Stockholm, First Round
Nalbandian d. Malisse, 4/6 7/6 7/6
Nine years ago David Nalbandian and Xavier Malisse met in the semifinal of what is widely considered to be the most dreary Wimbledon in living memory, a judgement derived in large part from the fact that they both featured in the final four. (The other part of the reason is that the tournament was little short of a gimme for world No.1 Lleyton Hewitt, which should never be said of any major.)
Naturally, our regard for Wimbledon 2002 would have seen a sharp revision upwards had either of those players gone on to forge stellar careers. The prevailing memory of drudging inevitability and pedestrian upsets would have been softened had it somehow portended mastery to come. It didn’t, of course, though to say so is to subscribe to the popular view of Nalbandian as a feckless wastrel. I have always found this view a little pernicious, since compared to most, he has achieved a lot, and would certainly have achieved more had he chosen his era more carefully. The fact that he can beat everyone occasionally does not mean he can beat anyone at will, and if his legendary 2007 indoor season enhanced his legend, it probably harmed his reputation in the long run. As for Malisse, he really is a feckless wastrel, and would be in any era. He is something like what Nalbandian would have been if he really had won nothing, if the Argentine’s essential streakiness had been condensed still further, such that his best tennis lasted not weeks, but hours.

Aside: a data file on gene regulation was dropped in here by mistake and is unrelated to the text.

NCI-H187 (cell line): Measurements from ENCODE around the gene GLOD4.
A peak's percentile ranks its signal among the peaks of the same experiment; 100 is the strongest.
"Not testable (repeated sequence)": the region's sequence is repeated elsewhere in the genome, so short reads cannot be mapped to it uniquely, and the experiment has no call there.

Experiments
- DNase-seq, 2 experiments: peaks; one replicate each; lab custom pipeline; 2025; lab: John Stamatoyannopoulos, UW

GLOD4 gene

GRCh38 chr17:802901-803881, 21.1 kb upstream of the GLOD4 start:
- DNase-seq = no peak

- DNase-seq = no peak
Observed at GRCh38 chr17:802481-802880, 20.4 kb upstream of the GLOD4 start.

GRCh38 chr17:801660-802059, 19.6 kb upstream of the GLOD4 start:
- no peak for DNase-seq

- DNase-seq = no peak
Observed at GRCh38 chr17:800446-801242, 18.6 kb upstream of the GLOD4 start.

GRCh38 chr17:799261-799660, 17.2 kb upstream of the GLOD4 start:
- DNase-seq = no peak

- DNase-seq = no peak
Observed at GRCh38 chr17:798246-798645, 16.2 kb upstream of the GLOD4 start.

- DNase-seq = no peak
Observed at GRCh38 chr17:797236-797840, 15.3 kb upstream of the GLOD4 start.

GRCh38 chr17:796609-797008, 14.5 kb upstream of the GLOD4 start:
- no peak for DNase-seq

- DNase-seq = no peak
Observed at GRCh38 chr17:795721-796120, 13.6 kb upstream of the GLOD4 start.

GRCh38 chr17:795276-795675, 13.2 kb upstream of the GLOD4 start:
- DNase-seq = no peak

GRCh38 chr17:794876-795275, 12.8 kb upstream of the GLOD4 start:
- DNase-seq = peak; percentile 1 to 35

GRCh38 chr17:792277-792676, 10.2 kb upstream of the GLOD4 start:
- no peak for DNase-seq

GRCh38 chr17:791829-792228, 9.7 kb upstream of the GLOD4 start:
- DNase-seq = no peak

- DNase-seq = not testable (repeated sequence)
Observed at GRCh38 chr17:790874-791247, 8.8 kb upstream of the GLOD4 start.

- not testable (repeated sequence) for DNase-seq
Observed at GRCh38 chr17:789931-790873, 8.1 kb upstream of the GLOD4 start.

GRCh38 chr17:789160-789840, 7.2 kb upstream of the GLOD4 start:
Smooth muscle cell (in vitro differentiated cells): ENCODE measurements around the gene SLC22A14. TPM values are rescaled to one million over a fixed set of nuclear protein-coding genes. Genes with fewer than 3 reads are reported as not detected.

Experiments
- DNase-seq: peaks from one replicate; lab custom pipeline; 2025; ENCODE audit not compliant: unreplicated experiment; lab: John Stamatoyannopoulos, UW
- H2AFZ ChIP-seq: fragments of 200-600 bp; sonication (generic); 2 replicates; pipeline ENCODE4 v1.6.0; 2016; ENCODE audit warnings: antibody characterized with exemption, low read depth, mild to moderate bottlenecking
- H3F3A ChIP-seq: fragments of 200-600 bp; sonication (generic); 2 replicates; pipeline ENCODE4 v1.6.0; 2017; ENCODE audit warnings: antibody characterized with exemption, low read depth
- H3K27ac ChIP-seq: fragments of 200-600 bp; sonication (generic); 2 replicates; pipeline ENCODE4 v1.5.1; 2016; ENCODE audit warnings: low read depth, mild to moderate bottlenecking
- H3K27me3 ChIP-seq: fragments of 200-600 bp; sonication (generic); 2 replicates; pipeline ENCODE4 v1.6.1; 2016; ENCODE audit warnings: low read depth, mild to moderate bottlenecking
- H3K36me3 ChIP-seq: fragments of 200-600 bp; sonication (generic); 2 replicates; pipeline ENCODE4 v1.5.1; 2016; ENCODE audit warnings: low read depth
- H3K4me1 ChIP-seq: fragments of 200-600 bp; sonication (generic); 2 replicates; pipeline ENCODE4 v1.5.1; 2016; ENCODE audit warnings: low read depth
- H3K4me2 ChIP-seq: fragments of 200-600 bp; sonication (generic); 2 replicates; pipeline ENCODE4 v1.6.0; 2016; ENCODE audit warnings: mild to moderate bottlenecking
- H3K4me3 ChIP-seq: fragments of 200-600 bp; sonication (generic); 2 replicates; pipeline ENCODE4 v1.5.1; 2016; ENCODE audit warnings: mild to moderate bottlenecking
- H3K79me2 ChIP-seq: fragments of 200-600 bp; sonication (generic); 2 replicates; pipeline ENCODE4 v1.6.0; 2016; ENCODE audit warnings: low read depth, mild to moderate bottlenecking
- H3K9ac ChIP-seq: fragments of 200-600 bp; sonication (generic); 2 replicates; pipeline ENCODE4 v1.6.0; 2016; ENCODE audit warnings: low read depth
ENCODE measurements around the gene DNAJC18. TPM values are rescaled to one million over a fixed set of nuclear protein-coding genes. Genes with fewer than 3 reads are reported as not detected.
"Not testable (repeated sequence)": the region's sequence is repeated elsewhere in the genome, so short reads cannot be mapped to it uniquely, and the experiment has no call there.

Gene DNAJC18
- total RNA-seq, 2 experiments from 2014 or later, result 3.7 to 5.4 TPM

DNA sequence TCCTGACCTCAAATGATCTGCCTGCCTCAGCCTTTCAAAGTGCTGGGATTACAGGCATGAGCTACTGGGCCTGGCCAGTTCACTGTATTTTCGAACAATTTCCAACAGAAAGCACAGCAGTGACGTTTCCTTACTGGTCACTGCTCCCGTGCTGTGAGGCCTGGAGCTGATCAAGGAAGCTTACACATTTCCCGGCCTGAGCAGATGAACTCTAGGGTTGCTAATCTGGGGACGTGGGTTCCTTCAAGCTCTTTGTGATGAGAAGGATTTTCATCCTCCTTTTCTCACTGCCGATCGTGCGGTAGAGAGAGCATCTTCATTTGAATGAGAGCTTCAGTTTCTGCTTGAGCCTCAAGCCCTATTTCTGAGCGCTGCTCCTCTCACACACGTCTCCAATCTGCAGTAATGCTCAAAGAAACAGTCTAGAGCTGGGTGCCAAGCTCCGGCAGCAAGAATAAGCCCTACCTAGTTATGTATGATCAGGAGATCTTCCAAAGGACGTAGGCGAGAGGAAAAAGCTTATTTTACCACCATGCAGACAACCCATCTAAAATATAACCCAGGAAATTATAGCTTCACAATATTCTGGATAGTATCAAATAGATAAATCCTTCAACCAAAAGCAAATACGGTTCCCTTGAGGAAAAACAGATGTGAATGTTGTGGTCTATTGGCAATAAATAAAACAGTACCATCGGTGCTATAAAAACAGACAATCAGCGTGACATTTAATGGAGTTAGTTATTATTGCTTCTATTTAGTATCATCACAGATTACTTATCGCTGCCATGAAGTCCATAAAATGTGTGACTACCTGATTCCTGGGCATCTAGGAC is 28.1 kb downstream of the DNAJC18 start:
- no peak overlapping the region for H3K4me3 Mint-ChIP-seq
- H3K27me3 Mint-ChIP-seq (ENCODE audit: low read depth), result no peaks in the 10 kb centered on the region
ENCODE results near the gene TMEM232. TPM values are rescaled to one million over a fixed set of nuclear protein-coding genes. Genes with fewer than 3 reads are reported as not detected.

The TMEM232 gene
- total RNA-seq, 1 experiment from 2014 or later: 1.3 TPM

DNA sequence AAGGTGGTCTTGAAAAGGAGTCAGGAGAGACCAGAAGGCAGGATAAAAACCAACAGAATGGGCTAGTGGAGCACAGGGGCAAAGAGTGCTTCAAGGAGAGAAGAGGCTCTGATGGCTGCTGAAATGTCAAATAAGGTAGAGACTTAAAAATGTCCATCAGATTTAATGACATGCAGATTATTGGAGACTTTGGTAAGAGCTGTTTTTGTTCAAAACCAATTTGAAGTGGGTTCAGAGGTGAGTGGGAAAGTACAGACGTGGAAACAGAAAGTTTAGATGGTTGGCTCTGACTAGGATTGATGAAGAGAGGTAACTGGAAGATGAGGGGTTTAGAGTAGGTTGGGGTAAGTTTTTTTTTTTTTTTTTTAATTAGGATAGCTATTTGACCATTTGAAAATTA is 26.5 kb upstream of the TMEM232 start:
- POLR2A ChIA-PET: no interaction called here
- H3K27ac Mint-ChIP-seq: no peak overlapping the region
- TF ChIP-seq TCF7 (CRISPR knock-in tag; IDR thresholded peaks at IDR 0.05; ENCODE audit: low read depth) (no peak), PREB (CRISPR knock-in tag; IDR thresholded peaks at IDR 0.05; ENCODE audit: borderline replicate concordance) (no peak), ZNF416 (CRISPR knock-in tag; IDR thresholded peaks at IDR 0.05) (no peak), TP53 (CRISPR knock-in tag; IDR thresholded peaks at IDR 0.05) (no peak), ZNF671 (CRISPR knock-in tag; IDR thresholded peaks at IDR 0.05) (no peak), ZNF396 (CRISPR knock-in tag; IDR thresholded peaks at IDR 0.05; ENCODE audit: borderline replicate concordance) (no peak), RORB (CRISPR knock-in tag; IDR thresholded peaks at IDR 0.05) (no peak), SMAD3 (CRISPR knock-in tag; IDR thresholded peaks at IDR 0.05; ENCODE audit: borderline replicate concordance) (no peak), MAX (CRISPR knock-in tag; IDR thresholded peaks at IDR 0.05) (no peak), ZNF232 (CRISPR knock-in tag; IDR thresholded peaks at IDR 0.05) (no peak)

Sadly, minutes was about the extent of it tonight in Stockholm. Neither player played well at the same time, and neither sustained their form for long. Malisse played better at the start, but Nalbandian was superior at the very end, which is when it matters, I suppose. Tennis matches are often decided by whoever wins the final point. It’s a funny sport that way. Despite all of that, it was a tremendously absorbing contest, although it is misleading to say you just never what was coming next. When Malisse moved ahead in the second set tiebreak, you just knew he was going to blow it. The same went for Nalbandian when he served for the match in the third. He also saved a couple of match points, most excitingly of all, but also most revealingly. Both men were striking the ball well by this moment, although it was Nalbandian who retained a clear head – his genius has always been for thoughtful point construction – while Malisse grew aimlessly careful, suddenly going against type. It cost the Belgian the match . . . perhaps. Usually he is more reckless, because more frustrated, and the result is much the same. Sometimes, you just can’t win.